By Peter V O'Brien
Friday 24th January 2003
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The NZSE40 capital share index closed at 1945.39 on December 31. It reached its highest level since mid-2000 on January 15 at 2015 but had retreated to 1994 yesterday.
Similar movements were seen in the US, UK, Japan and Hong Kong.
The New Zealand dollar gave the impression of being almost out of control against other major currencies, as did the trade-weighted index. The latter was more a result of a weak US dollar in relation to the rest of the world than a sudden spurt in New Zealand economic conditions.
New Zealand's relatively high interest rates were another factor in the dollar's surge. The currency's movements caused the usual standoff between exporters and importers, the latter including manufacturers as well as dealers in imported consumer goods.
Many commodities, exported or imported, are priced in US dollars. The New Zealand dollar appreciated more than 5% against the US currency between December 31 and yesterday, a situation likely to affect primary produce exporters in particular as prices for such commodities are forecast to weaken. The kiwi is at its highest against the Aussie dollar since 1995.
Currency experts seem divided on chances of it reaching parity, a rate not seen since removal of currency controls in the 1980s. Any more improvement would be good news for New Zealand consumers, particularly those attracted to the range of Australian processed food products that occupy many shelf-metres in supermarkets.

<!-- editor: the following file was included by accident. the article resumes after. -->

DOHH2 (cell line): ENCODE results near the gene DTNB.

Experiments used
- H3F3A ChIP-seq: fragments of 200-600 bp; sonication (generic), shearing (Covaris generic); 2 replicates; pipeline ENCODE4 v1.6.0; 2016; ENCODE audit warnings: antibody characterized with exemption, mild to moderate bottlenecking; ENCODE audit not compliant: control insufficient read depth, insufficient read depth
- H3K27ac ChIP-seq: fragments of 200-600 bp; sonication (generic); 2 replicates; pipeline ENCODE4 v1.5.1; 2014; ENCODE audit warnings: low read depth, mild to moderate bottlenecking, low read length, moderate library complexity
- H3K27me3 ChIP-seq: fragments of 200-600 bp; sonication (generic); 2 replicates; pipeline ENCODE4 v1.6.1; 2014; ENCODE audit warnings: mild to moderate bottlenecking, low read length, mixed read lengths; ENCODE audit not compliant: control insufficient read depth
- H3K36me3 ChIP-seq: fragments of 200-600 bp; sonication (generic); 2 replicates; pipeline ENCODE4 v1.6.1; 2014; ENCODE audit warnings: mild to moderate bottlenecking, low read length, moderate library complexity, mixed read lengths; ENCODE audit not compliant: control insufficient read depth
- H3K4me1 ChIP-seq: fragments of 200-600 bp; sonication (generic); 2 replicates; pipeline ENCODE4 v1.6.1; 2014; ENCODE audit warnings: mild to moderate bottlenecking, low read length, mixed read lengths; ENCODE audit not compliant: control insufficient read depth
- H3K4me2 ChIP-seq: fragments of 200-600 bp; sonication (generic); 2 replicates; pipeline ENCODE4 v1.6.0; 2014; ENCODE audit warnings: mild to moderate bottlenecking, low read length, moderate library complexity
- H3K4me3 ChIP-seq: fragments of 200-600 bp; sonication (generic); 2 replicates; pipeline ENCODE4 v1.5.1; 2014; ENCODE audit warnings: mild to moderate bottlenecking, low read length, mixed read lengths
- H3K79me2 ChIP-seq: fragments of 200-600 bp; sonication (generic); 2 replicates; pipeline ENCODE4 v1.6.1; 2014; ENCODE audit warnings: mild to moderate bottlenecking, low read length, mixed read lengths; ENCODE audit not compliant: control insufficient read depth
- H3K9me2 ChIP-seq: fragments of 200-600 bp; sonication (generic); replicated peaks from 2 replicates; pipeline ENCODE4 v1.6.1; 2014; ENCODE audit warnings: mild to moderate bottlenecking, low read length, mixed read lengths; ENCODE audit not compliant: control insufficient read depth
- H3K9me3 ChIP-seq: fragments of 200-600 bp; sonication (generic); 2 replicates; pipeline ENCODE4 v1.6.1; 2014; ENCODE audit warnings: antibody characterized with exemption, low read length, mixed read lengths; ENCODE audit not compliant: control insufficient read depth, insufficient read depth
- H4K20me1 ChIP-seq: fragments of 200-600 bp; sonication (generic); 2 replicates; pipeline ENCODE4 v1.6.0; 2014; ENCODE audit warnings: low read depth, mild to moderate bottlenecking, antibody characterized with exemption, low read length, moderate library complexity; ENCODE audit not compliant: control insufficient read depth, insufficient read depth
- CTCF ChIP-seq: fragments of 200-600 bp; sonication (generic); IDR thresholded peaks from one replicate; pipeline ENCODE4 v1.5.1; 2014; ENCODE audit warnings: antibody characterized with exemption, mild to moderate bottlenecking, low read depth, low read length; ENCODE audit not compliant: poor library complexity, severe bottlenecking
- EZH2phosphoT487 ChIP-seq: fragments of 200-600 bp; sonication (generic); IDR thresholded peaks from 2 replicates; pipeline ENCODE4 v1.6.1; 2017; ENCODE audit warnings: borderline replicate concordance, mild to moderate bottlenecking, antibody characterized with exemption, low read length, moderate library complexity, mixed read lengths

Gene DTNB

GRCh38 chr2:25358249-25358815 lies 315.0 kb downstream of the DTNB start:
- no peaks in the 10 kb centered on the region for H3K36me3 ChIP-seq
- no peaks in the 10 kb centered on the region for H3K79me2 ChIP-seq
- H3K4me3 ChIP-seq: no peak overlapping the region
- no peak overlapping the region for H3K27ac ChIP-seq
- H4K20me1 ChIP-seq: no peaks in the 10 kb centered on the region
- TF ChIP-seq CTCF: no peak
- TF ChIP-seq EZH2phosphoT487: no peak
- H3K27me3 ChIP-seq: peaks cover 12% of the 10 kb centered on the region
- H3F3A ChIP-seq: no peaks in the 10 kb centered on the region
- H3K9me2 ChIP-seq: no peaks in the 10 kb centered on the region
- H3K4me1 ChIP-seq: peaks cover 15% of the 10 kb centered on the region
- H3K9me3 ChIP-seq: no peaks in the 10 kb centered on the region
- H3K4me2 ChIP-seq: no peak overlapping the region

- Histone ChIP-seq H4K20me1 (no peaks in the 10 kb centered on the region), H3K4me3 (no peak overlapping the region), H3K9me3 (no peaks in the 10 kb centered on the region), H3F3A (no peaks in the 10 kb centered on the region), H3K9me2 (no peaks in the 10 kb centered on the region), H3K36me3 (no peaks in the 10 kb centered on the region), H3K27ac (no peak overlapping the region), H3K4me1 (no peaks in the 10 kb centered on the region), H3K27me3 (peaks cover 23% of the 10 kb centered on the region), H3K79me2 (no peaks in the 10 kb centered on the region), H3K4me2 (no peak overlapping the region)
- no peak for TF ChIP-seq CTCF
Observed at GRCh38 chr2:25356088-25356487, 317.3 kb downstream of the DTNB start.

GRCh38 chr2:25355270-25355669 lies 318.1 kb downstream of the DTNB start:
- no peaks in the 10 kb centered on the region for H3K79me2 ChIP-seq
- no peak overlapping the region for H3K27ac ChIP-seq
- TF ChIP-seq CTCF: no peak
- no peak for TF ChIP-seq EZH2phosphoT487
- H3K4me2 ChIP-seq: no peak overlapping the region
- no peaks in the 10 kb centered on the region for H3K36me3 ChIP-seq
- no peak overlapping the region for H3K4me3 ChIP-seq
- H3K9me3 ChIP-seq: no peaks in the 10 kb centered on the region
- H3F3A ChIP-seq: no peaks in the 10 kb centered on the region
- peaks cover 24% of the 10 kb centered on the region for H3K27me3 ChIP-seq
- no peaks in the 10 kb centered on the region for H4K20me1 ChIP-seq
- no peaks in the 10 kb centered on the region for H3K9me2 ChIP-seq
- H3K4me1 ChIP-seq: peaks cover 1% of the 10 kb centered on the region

Food consumers could also benefit in other ways from currency appreciation. Local prices for meat and dairy products are related to the export price, where returns are a combination of the base unit price and exchange rate.
The public is regularly assured (despite equally regular contrary indications) that a fall in returns translates to declining local prices for those goods.
The eventual effect on primary producers and the country of lower returns from exports would offset consumer gains, perhaps severely but few people on the lower levels of the income scale consider that when balancing family budgets.
World markets have become increasingly worried about the potential of war in Iraq, the US standoff with North Korea and other geopolitical factors.
Those matters, plus political issues in Venezuela, accounted for rising oil prices, another drag on international economic health that flowed on to investment markets.
The concerns among US investors about the possibility of war in Iraq may be well placed morally and in political terms. At the risk of accusations of icy cynicism, it is appropriate to reiterate a view expressed in The National Business Review last year.
The mainland US will not be invaded, ever, although more terrorist attacks are always possible. A war gives impetus to a non-invadeable economy such as the US Military hardware has to be stockpiled against probable losses and the actual losses replaced.
Producers of everything from miners to components and computer software and hardware get a boost, irrespective of the effect on the US government's deficit down the track.
That has been the basis of the conspiracy theory about the US military-industrial alliance. It is irrelevant whether the theory is valid or has no merit.
World investment markets will react adversely if the US goes to war, with or without agreement. Operators would eventually realise the brutal fact that the economy would benefit, win or lose, and soon forget the bodybags and lost equipment.
There is nothing new in that. UK industrialists made fortunes and were cynically awarded honours after World War I. The UK was un-invadeable then.
Several US industrial families had fortunes in 1941. They made much more in the ensuing four years and later after receiving massive government contracts.
Desire to increase wealth and sheer greed have always been market drivers. That will not change this year.
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